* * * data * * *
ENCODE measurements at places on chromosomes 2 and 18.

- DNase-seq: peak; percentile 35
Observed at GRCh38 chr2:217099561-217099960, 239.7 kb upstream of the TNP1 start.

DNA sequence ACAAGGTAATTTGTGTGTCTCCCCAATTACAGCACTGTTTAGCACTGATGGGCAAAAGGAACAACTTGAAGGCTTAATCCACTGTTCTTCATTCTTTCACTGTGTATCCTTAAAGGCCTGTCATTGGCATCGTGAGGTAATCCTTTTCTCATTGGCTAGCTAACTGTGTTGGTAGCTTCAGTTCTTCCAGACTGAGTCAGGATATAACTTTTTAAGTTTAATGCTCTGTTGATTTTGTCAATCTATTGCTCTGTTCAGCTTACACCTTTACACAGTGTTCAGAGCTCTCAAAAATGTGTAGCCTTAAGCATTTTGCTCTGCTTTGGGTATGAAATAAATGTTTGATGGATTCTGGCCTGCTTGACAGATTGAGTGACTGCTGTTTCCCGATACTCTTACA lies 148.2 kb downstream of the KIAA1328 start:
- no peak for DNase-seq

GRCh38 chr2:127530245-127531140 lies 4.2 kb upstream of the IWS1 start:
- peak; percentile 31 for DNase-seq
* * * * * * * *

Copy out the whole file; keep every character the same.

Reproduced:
ENCODE measurements at places on chromosomes 2 and 18.

- DNase-seq: peak; percentile 35
Observed at GRCh38 chr2:217099561-217099960, 239.7 kb upstream of the TNP1 start.

DNA sequence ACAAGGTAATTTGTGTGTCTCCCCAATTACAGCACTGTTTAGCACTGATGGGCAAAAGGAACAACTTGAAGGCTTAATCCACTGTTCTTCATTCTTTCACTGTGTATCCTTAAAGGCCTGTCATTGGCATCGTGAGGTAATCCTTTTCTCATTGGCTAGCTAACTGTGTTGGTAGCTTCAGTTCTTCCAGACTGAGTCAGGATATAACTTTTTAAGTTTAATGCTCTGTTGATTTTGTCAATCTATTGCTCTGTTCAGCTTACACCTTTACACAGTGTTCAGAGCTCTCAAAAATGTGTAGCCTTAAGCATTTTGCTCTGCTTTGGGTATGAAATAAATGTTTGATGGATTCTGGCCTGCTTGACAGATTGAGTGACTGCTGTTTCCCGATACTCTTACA lies 148.2 kb downstream of the KIAA1328 start:
- no peak for DNase-seq

GRCh38 chr2:127530245-127531140 lies 4.2 kb upstream of the IWS1 start:
- peak; percentile 31 for DNase-seq